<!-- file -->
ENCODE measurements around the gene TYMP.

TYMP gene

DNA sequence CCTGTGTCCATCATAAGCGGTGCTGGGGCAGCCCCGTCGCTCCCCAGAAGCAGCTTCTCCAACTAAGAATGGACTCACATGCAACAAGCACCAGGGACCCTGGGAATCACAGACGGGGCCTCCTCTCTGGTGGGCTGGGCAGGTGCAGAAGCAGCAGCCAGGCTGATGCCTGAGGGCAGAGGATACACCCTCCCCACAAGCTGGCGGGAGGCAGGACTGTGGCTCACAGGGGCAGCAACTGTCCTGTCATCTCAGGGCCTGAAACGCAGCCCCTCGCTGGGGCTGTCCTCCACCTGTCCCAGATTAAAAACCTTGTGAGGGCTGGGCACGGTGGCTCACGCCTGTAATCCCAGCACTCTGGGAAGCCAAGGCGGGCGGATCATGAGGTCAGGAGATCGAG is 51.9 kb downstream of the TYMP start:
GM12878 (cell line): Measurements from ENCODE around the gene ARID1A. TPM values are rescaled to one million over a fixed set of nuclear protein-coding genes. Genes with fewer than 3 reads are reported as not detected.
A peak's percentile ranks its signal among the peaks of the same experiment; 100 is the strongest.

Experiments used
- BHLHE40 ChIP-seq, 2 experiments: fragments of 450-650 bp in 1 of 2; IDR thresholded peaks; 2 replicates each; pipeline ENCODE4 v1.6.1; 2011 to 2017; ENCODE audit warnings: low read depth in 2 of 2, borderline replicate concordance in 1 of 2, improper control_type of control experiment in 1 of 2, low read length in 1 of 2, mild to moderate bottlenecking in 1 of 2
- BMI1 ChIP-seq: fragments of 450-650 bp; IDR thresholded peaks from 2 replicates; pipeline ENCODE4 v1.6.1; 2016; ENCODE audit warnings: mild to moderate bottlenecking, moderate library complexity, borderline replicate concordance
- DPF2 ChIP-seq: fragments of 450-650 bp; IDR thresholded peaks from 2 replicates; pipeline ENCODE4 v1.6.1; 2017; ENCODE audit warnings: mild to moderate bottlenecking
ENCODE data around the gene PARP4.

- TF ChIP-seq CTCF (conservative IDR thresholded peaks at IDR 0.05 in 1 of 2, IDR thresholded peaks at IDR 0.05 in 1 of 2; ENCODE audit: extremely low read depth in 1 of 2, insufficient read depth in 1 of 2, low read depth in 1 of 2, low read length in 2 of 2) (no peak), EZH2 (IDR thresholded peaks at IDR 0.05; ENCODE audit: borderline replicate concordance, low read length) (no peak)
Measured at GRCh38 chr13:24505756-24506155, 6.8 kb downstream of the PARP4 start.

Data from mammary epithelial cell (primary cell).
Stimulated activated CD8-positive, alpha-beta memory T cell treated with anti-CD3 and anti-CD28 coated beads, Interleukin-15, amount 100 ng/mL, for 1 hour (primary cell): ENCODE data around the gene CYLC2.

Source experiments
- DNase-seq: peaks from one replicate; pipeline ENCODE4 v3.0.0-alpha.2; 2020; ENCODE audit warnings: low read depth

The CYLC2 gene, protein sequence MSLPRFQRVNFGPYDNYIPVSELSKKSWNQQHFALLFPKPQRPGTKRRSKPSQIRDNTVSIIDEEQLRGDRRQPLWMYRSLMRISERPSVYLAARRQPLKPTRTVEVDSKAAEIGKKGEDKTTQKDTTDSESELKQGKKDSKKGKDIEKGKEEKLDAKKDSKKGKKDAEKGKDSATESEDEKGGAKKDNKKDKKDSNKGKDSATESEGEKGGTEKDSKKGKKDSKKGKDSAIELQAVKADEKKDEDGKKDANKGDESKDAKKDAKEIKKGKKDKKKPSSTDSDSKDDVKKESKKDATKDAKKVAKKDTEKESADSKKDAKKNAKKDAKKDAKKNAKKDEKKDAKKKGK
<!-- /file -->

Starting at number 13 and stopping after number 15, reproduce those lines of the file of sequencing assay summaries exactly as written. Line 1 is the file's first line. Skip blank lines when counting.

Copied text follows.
Data from mammary epithelial cell (primary cell).
Stimulated activated CD8-positive, alpha-beta memory T cell treated with anti-CD3 and anti-CD28 coated beads, Interleukin-15, amount 100 ng/mL, for 1 hour (primary cell): ENCODE data around the gene CYLC2.

Source experiments